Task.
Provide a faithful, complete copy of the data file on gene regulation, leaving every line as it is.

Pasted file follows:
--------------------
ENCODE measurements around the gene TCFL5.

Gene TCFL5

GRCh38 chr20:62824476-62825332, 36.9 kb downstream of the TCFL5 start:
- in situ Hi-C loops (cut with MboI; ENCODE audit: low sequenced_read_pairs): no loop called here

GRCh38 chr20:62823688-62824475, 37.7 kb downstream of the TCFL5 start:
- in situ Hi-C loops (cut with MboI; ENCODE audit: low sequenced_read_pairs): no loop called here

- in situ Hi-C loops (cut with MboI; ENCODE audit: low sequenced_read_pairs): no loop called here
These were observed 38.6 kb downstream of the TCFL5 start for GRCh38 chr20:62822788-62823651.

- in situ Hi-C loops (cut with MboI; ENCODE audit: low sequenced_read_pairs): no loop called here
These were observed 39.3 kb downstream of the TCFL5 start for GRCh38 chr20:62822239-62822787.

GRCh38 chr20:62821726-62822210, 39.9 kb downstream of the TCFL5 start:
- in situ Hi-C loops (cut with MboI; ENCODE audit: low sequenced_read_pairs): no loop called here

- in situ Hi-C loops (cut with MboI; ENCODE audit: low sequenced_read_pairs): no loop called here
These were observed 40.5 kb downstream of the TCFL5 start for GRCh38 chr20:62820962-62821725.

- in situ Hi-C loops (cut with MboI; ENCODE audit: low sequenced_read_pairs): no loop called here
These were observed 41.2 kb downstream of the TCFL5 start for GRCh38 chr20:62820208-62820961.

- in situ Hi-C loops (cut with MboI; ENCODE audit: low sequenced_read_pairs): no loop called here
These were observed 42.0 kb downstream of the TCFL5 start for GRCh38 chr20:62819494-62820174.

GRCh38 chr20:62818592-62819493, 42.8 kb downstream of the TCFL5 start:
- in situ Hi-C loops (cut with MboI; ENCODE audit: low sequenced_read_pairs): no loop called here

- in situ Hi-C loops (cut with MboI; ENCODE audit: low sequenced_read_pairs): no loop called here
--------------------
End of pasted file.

ENCODE measurements around the gene TCFL5.

Gene TCFL5

GRCh38 chr20:62824476-62825332, 36.9 kb downstream of the TCFL5 start:
- in situ Hi-C loops (cut with MboI; ENCODE audit: low sequenced_read_pairs): no loop called here

GRCh38 chr20:62823688-62824475, 37.7 kb downstream of the TCFL5 start:
- in situ Hi-C loops (cut with MboI; ENCODE audit: low sequenced_read_pairs): no loop called here

- in situ Hi-C loops (cut with MboI; ENCODE audit: low sequenced_read_pairs): no loop called here
These were observed 38.6 kb downstream of the TCFL5 start for GRCh38 chr20:62822788-62823651.

- in situ Hi-C loops (cut with MboI; ENCODE audit: low sequenced_read_pairs): no loop called here
These were observed 39.3 kb downstream of the TCFL5 start for GRCh38 chr20:62822239-62822787.

GRCh38 chr20:62821726-62822210, 39.9 kb downstream of the TCFL5 start:
- in situ Hi-C loops (cut with MboI; ENCODE audit: low sequenced_read_pairs): no loop called here

- in situ Hi-C loops (cut with MboI; ENCODE audit: low sequenced_read_pairs): no loop called here
These were observed 40.5 kb downstream of the TCFL5 start for GRCh38 chr20:62820962-62821725.

- in situ Hi-C loops (cut with MboI; ENCODE audit: low sequenced_read_pairs): no loop called here
These were observed 41.2 kb downstream of the TCFL5 start for GRCh38 chr20:62820208-62820961.

- in situ Hi-C loops (cut with MboI; ENCODE audit: low sequenced_read_pairs): no loop called here
These were observed 42.0 kb downstream of the TCFL5 start for GRCh38 chr20:62819494-62820174.

GRCh38 chr20:62818592-62819493, 42.8 kb downstream of the TCFL5 start:
- in situ Hi-C loops (cut with MboI; ENCODE audit: low sequenced_read_pairs): no loop called here

- in situ Hi-C loops (cut with MboI; ENCODE audit: low sequenced_read_pairs): no loop called here